Biweekly Update: News on Japan & the Netherlands – Week 41 & 42, 2022

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Update on Japan

The Japanese government says the country’s economy is moderately recovering in a new report. It says business investment improved as the coronavirus ebbed, but warned that fluctuations in the yen could pose a risk.

The Cabinet Office’s economic report for October upgraded its assessment of business investment for the first time in eight months.

Officials say companies are putting more money into digitalization and decarbonization. Businesses had postponed these efforts during the height of the pandemic.

The assessment for imports was downgraded to “almost flat” as shipments of personal computers and furniture from China and other countries in Asia fell. The report maintained its view of private consumption, saying it is picking up moderately. It says sales at restaurants and the occupancy rate at accommodation facilities have both improved.

The government remains cautious about the future outlook. Officials say rising prices and the rapid depreciation of the yen are sources of concern.

Electric vehicles are becoming more popular in Japan but finding somewhere to charge them is still a problem. Coming spring, however, that’s going to change when a new sharing service will connect charging stations and EV drivers through a smartphone app.

The service is bringing together three main players. The electronics firm Panasonic is busy developing the app. Mizuho Bank will handle the settlement of the usage fee. And Sompo Japan will cover damage insurance.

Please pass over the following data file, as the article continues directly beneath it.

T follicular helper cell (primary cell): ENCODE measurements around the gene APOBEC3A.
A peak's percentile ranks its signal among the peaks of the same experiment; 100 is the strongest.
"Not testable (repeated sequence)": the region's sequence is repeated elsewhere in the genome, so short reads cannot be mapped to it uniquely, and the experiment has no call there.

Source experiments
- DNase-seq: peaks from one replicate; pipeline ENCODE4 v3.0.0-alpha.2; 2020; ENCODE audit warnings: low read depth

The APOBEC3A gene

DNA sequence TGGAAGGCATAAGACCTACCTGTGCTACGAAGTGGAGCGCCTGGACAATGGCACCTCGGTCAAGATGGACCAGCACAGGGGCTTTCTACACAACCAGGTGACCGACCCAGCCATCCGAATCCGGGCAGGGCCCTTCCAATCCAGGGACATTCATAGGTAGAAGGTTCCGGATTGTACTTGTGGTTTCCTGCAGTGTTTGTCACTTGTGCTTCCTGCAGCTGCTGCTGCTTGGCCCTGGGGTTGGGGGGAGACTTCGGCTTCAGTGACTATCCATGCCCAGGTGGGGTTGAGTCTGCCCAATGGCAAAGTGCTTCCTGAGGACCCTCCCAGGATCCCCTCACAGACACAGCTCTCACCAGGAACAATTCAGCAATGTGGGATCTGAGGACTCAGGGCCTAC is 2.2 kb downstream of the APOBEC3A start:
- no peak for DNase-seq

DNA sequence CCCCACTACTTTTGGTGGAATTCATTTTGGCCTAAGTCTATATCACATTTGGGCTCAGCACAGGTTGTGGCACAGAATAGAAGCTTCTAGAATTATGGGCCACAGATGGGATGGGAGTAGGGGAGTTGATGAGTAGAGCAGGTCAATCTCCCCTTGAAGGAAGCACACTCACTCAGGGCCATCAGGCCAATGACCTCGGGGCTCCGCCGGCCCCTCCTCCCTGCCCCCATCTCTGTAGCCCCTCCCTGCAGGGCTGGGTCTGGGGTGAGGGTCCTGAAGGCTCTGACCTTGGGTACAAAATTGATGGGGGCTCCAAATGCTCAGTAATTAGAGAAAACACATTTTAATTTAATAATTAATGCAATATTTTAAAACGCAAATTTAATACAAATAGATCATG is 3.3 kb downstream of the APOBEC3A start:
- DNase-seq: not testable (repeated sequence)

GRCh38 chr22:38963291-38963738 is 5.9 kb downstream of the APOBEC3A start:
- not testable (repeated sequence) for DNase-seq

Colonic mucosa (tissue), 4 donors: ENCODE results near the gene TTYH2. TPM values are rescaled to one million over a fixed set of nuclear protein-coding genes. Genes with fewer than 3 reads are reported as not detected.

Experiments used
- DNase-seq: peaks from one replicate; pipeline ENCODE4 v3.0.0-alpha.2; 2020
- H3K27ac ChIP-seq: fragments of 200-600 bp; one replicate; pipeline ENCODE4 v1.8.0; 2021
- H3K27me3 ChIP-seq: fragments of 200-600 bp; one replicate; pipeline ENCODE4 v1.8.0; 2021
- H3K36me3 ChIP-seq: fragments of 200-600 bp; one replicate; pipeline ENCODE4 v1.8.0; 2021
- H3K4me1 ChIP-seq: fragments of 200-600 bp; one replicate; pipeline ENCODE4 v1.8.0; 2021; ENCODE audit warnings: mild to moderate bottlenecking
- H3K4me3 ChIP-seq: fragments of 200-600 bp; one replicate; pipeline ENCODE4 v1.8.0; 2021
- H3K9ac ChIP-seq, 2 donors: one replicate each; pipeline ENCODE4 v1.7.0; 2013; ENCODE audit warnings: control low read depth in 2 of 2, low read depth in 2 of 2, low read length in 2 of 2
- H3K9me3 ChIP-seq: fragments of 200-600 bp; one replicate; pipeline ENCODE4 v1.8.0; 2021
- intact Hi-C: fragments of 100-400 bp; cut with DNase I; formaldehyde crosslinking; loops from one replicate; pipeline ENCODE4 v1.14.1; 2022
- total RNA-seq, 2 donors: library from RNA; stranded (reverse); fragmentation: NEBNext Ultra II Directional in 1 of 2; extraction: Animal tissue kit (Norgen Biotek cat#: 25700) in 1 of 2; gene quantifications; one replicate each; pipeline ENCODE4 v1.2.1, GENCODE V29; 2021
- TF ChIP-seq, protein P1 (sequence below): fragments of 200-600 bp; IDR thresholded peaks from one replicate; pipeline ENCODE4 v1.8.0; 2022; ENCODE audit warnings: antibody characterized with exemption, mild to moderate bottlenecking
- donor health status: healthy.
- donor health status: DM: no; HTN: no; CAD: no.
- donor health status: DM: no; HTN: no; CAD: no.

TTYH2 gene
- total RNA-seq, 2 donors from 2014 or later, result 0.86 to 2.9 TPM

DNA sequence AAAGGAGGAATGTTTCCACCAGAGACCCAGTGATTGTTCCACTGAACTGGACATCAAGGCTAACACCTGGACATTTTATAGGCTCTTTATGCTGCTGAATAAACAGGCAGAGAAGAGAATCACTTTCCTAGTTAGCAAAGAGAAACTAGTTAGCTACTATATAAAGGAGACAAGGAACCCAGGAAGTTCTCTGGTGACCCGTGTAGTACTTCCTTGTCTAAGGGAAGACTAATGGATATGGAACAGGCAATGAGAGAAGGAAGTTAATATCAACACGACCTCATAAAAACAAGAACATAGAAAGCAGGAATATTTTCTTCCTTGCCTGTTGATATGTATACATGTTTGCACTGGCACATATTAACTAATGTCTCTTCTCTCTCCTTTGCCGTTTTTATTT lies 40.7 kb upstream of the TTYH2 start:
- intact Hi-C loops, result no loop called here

With the app, drivers will be able to find a charging site, make a reservation and pay the fee while the station owners will be able to register the facilities they have in parking areas and other locations.

The owners will be able to sign up from late November. A Panasonic official told a news conference that it’s impossible for just one company to enable an EV society. He said the group hopes many drivers will sign up.

The Japanese government is aiming for a five-fold increase in the number of charging stations around the country by 2030 from the current level.

Japan has stepped up its push to catch up on digitization by telling a reluctant public they have to sign up for digital IDs or possibly lose access to their public health insurance.

As the naming implies, the initiative is about assigning numbers to people, similar to Social Security numbers in the U.S. Many Japanese worry the information might be misused or that their personal information might be stolen. Some view the My Number effort as a violation of their right to privacy.

So the system that kicked off in 2016 has never fully caught on. Fax machines are still commonplace, and many Japanese conduct much of their business in person, with cash. Some bureaucratic procedures can be done online, but many Japanese offices still require inkan, or seals for stamping, for identification, and insist on people bringing paper forms to offices.

Now the government is asking people to apply for plastic My Number cards equipped with microchips and photos, to be linked to drivers licenses and the public health insurance plans. Health insurance cards now in use, which lack photos, will be discontinued in late 2024. People will be required to use My Number cards instead.

That has drawn a backlash, with an online petition demanding a continuation of the current health cards drawing more than 100,000 signatures in a few days.

Opponents of the change say the current system has been working for decades and going digital would require extra work at a time when the pandemic is still straining the medical system.